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An “AI Act” policy assessment: what was adopted, what could have been done more and what the rest of the world can learn.

It is well known that the final text of the AI Act has been adopted after a long tug-of-war between the European Parliament and the Council of Ministers of the EU which culminated in December 2023 with a 3-day long intensive talks. However, the regulation has not entered into force yet, since it is expected to do so in May or June 2024. If on the one hand, the EU can be collocated in the international arena as the first legislator on the matter with this comprehensive legal framework on AI systems, on the other hand, the rest of the world appears not to be willing to remain just a mere spectator. From Canada to China, even reaching the U.S., several governments, and non-governmental actors, mainly tech businesses, are making their first steps in the national-level or internal-business-level legislation on AI. 


Artificial intelligence has become an essential tool used to carry out our daily tasks. From writing essays to preparing activities for children at school or even to have immediate answers to any kind of questions that spur up in our minds without searching for the answers on the web, the uses of AI reach seemingly unimaginable targets, such as the biotech-related application of AI systems. These AI systems and modules were created to answer the needs, questions and problems of people and have been progressively developed and integrated into digital devices even those different from mobile phones and PCs (i.e. consider the instances of AI applied to the IoT) in almost every sector.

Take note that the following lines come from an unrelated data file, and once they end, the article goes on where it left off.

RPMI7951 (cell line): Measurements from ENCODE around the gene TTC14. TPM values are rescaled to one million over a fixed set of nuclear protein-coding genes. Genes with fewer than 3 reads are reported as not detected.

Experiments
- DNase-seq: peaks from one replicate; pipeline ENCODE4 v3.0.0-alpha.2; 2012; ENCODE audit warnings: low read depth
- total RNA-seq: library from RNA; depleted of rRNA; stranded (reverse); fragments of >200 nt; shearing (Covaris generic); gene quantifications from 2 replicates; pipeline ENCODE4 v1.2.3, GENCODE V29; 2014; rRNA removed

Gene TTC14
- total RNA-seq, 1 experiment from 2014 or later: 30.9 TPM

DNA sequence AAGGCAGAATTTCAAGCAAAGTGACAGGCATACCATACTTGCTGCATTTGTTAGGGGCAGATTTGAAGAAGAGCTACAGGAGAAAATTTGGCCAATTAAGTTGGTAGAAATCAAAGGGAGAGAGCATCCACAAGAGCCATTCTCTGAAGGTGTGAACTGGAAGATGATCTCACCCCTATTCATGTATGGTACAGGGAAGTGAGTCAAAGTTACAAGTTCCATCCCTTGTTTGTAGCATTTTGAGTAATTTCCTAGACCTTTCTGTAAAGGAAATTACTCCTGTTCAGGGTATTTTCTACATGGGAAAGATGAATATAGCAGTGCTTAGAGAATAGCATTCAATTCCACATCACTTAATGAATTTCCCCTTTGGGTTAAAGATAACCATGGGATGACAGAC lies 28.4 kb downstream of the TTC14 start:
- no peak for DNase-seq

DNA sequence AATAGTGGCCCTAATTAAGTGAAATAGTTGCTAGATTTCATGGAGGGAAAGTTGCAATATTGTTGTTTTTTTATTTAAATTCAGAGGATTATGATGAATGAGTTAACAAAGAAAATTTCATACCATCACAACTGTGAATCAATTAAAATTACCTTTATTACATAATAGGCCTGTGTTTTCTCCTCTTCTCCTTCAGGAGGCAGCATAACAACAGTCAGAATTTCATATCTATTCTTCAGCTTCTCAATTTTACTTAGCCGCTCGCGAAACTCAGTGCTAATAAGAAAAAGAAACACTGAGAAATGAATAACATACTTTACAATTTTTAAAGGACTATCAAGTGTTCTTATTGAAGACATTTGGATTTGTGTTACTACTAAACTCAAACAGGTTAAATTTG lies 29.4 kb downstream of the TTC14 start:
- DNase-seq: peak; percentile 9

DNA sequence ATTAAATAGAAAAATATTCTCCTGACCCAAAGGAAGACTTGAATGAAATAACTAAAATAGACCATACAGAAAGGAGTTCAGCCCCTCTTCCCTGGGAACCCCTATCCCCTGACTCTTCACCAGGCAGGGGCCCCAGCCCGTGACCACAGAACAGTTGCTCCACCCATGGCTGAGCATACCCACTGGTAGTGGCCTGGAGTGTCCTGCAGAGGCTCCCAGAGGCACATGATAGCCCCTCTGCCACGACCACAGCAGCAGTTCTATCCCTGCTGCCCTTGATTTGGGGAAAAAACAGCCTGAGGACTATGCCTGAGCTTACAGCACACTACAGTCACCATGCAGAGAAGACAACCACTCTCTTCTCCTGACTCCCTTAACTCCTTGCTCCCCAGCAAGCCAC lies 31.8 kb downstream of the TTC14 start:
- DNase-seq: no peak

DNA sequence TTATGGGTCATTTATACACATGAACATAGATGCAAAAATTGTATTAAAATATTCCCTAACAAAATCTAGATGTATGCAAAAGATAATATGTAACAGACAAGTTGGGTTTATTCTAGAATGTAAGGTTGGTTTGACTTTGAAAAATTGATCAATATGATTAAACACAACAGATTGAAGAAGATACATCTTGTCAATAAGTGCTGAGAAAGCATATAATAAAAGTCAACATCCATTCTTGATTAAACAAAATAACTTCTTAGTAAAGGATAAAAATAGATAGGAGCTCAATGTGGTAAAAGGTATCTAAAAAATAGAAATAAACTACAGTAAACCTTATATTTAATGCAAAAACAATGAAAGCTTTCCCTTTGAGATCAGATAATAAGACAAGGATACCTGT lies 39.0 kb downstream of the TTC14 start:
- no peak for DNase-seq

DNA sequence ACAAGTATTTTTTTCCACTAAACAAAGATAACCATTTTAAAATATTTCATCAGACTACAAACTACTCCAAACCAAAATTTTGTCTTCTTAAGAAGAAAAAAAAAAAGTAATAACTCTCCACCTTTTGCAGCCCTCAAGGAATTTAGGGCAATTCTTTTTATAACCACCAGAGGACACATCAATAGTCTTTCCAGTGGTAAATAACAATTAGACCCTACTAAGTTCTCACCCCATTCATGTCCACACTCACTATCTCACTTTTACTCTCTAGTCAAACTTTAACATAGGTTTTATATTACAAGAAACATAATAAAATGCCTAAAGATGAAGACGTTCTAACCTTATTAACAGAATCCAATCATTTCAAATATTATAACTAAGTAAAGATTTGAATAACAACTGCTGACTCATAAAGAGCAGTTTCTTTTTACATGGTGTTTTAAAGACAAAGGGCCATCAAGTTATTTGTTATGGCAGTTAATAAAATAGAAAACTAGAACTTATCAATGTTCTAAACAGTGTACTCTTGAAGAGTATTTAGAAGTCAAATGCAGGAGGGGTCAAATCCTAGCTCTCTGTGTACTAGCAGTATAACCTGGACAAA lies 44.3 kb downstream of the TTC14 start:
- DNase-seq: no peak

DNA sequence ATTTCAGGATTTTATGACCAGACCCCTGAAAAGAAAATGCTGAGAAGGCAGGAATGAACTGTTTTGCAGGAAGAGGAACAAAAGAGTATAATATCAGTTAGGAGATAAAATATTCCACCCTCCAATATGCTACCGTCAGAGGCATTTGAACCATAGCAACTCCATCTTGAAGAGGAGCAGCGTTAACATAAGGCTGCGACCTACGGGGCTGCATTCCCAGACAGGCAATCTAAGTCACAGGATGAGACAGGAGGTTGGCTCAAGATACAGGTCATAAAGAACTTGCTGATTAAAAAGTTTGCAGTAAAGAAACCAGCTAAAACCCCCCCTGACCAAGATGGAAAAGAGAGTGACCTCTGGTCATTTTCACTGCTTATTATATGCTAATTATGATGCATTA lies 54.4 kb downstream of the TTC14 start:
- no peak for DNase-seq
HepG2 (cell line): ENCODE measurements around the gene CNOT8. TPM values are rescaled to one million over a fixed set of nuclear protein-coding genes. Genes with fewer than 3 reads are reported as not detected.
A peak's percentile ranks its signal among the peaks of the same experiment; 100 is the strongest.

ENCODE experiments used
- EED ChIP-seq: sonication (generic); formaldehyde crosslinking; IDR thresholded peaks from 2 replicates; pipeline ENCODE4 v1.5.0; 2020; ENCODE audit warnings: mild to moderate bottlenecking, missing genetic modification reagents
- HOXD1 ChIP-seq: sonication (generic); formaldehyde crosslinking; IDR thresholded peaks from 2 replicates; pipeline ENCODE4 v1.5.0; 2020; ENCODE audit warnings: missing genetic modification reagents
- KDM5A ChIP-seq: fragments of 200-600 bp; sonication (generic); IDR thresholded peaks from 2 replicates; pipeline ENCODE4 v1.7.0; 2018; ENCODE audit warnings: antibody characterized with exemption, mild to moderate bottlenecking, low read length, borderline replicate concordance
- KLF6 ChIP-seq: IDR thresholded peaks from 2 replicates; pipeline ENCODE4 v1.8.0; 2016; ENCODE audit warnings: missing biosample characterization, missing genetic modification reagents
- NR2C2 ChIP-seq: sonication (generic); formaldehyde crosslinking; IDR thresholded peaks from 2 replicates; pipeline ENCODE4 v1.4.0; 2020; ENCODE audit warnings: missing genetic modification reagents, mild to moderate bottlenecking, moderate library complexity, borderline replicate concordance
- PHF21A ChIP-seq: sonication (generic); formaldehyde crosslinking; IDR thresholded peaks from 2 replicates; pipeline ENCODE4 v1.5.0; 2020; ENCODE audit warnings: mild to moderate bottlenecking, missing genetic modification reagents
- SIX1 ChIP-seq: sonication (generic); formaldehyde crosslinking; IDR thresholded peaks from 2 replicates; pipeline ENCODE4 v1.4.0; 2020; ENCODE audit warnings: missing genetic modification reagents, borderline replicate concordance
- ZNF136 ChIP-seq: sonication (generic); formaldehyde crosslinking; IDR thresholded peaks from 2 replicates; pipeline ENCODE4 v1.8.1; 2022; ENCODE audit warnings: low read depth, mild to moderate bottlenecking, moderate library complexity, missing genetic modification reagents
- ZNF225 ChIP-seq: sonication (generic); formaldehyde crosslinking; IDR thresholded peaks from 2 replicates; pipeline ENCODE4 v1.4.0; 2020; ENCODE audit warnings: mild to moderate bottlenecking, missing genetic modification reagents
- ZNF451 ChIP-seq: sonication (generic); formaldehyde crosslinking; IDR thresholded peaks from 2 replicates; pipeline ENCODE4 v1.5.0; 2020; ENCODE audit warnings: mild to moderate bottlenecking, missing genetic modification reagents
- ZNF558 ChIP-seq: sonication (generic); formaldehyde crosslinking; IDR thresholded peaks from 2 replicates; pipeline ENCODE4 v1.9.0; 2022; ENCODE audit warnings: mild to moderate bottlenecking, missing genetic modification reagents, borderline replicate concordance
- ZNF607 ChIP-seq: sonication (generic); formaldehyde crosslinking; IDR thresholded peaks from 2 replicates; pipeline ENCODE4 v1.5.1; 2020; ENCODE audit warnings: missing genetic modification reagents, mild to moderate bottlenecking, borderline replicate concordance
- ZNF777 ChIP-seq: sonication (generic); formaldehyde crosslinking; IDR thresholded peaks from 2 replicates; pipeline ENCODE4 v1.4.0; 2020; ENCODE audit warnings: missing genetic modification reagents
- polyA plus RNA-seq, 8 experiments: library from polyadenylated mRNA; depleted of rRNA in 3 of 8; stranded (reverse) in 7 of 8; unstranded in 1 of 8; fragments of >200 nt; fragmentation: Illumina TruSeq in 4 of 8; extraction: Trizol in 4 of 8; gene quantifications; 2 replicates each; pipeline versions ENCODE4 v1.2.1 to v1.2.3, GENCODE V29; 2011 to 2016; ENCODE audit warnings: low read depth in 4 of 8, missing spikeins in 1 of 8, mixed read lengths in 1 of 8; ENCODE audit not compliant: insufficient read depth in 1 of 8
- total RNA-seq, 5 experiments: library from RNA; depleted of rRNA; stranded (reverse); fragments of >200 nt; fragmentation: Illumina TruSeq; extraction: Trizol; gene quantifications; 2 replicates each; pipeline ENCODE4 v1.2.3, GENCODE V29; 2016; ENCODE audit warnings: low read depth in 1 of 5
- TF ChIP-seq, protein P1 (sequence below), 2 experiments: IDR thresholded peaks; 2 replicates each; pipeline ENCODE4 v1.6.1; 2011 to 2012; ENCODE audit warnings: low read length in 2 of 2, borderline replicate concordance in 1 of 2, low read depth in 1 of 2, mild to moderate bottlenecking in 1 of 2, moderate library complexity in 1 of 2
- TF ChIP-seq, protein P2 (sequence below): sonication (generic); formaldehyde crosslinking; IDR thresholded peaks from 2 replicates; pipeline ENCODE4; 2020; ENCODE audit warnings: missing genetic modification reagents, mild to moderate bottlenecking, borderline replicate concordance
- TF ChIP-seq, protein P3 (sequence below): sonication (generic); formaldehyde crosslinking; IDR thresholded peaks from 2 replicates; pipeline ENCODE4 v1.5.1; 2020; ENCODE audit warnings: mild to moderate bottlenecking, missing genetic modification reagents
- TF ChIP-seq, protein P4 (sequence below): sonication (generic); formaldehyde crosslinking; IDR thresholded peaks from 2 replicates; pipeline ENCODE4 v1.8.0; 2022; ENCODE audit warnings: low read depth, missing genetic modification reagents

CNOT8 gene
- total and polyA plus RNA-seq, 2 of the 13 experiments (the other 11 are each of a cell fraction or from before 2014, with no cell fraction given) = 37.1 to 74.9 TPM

Additionally, AI has become a sort of mandatory investment for countries leading to a “race to the top” in terms of legislation for several state actors in the world. It can be said that the use of AI constitutes already an integral part of economies, government institutions (i.e. internet security, military operations), and for the good functioning of societies while also lifting tedious tasks from the lives of EU citizens.

 

Therefore, it was because of the centrality gained by AI systems that in 2021 the EU Commission decided to propose the first official draft of the AI Act regulation. In this race to the top, the EU managed to adopt after a series of ups and downs in the decision-making process of the AI Act, this first-in-the-world all-encompassing regulation on AI. The Act has already been adopted on March 13th, 2024, however, it will be fully applicable, particularly in the case of high-risk AI systems, only after 24 months from its entry into force which, to reiterate, is expected by the end of June. A further step will come after 36 months from its adoption when the content of the whole Act will be fully applicable.